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So what gives? Does Beyoncé, Old Navy, and Fox News have at least a moral obligation to combat extreme bullying? In fact, why not everyone put more of an effort into fighting against bullying? Yes, our country was founded on free speech and liberty, but it was also founded on ensuring domestic tranquility and promoting general welfare to one another, per The Constitution.

So, let’s all work to put bullying in its place. Here’s a list of ideas to adapt to get started.

1. Speak up.

If you see something, say something. Not speaking is not an excuse. There are entirely too many anonymous avenues available in workplaces, schools, and universities to allow bullying to continue.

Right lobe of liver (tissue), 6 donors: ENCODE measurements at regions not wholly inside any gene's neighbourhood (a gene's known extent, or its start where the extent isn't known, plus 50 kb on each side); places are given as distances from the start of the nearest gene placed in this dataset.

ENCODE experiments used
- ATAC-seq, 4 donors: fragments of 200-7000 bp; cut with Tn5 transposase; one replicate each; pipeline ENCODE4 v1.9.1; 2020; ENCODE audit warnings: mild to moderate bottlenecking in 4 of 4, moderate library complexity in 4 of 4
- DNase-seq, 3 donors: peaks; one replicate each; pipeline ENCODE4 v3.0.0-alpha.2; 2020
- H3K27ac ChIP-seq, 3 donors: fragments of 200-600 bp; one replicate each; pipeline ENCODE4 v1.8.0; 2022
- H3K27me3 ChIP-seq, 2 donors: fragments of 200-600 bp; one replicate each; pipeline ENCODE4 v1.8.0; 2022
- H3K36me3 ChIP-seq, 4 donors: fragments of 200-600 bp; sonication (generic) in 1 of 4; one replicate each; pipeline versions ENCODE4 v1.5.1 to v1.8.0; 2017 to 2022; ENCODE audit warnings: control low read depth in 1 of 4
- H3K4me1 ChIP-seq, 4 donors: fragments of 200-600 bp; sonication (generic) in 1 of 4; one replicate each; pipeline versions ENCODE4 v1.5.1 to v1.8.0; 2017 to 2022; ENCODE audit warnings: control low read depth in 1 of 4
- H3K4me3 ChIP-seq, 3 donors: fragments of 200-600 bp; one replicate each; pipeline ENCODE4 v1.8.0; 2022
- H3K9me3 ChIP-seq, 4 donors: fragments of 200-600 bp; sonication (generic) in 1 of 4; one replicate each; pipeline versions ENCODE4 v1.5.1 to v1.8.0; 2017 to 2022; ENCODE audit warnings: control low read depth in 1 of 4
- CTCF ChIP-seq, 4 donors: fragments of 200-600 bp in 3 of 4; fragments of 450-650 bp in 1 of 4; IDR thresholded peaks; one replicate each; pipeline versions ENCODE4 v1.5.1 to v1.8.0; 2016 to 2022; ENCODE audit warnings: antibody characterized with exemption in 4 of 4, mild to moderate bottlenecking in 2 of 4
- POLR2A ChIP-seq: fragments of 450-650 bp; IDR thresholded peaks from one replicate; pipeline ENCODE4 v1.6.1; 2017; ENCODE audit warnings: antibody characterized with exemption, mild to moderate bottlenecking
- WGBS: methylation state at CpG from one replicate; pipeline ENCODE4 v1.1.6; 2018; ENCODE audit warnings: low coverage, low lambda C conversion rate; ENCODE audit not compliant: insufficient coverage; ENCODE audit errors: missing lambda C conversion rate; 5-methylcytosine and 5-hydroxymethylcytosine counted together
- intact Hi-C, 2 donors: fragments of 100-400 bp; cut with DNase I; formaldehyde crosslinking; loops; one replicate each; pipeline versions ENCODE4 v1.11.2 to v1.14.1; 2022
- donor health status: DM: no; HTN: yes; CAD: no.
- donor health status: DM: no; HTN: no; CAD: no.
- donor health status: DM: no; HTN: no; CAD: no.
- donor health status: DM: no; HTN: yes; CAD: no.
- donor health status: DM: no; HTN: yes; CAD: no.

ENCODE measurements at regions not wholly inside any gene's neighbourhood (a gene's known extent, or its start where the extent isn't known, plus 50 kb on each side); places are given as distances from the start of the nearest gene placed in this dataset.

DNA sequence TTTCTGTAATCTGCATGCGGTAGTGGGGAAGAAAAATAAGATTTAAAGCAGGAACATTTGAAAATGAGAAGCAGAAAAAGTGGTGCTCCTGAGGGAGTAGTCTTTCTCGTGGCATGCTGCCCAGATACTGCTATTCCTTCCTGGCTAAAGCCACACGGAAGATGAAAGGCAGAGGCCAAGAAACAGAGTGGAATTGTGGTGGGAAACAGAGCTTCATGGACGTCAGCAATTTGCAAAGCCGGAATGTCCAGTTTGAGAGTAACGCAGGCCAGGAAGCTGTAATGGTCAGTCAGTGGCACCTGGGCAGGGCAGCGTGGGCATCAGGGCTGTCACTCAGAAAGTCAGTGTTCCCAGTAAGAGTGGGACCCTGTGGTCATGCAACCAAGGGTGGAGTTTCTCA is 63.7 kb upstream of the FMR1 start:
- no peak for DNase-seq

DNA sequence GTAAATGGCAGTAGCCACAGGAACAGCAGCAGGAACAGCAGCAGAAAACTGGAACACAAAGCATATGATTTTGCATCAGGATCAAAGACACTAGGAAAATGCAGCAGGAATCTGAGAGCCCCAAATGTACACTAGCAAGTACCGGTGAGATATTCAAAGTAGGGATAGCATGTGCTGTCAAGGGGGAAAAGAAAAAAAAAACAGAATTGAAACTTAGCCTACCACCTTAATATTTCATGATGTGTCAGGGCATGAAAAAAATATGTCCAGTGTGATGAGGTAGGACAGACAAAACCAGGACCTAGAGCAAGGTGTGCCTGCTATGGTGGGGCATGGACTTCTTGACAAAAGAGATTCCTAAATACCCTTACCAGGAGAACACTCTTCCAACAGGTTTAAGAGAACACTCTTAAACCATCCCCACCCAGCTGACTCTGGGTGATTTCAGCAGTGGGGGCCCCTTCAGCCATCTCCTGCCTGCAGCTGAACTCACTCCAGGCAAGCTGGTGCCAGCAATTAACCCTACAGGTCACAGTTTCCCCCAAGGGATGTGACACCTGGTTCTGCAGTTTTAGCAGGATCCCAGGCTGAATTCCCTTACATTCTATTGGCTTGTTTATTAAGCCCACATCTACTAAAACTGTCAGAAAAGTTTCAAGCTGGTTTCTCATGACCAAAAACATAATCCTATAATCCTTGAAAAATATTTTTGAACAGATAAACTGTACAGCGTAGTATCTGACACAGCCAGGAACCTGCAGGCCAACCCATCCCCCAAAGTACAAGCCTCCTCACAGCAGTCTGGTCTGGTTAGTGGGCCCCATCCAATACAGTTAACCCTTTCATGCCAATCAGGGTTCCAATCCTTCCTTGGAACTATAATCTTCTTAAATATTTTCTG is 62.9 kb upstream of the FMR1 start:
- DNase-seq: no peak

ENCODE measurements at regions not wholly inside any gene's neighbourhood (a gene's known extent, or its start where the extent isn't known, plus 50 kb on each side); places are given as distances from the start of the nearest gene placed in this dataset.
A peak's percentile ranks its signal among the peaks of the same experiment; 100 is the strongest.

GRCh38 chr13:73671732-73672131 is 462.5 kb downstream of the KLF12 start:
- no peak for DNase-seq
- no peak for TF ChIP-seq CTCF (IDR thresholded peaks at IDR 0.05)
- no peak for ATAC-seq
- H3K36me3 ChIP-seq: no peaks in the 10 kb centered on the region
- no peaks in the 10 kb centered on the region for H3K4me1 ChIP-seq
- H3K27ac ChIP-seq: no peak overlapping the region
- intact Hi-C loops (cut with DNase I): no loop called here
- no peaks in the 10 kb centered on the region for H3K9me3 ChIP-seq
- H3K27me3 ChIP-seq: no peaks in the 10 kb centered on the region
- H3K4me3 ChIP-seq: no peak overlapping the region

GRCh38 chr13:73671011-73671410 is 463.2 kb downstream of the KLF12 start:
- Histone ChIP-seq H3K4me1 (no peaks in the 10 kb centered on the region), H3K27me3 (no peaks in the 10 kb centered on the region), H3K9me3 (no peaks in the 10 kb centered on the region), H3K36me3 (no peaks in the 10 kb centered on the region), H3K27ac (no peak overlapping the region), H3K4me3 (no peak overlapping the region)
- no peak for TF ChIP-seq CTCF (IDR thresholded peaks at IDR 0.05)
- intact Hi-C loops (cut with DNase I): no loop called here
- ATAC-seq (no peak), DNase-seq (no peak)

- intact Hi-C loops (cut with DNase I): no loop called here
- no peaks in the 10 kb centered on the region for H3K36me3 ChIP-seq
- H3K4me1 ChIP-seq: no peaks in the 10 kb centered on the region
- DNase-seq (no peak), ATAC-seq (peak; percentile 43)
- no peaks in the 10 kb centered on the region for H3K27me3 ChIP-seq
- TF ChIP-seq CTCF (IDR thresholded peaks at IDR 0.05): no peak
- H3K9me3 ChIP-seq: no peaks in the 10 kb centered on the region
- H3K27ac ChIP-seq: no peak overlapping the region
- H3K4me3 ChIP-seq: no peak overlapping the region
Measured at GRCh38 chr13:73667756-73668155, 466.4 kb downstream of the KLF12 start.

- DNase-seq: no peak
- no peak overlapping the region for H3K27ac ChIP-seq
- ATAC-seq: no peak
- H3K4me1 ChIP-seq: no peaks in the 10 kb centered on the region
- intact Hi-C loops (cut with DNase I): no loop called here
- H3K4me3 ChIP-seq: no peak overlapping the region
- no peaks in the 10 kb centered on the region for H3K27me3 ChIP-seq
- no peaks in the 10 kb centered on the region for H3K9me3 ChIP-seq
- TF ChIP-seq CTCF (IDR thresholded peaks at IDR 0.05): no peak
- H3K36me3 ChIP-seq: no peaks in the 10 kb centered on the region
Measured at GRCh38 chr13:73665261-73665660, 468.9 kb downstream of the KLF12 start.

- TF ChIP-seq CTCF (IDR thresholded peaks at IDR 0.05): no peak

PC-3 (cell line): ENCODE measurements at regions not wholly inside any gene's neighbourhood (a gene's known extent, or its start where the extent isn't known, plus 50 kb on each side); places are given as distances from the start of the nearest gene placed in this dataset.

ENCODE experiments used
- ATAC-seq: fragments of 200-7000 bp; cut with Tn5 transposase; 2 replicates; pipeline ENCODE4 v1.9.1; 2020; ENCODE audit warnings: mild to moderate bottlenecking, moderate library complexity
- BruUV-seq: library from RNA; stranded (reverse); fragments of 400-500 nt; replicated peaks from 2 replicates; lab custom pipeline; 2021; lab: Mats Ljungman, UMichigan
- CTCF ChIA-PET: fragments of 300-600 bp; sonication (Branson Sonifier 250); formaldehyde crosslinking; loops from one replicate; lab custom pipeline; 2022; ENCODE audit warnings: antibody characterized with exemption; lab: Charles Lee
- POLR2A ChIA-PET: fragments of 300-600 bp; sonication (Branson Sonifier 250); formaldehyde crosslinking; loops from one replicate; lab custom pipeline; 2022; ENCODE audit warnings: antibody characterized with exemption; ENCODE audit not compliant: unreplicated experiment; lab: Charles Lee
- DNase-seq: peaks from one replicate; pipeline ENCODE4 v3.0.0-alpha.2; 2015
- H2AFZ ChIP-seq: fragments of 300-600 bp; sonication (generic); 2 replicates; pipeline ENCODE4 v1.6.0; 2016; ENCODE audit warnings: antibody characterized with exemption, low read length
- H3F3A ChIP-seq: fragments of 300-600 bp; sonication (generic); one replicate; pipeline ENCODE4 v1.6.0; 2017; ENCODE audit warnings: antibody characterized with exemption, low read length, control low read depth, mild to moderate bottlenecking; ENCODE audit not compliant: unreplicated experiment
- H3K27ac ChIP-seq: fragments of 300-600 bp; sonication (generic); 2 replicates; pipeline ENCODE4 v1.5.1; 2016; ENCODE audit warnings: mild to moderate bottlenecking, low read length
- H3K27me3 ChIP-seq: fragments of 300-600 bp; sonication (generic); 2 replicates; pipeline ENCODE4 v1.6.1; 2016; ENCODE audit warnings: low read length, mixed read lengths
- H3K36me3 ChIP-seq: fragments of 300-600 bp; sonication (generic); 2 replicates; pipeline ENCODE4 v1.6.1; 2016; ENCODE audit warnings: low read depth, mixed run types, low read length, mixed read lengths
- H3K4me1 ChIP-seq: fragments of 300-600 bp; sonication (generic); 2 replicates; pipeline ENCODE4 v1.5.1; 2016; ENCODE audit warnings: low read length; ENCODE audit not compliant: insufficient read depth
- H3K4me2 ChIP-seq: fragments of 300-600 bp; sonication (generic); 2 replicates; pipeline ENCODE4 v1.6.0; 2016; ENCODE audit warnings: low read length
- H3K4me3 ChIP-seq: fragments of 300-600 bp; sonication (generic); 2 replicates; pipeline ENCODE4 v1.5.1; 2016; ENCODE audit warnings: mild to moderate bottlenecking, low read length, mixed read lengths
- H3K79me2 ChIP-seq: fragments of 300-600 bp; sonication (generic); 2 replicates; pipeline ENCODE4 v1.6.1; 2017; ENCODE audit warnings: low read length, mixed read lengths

2. Don’t share social media depicting bullying.

We have a real problem with glorifying violence. Chances are you see at least one video of kids viciously fighting or bullying each other on social media once a week. Don’t fuel the fire by sharing it.

3. If you do share, give ways to stop it.

And implement it in your life. It’s one thing to share something because you’re disgusted by it. It’s another thing to leave a disproving comment and then do nothing to change your own behavior. Facebook and Twitter both have functions to report abusive material. Use it. If enough people report abusive posts, these companies will have no choice but to act.

4. Write more letters to leaders.

If your child is being bullied, inform the principal. If the principal wants to sit on their hands, inform the superintendent. If they decide to twiddle their thumbs, inform the major or the local television station. Everyone has someone to answer to.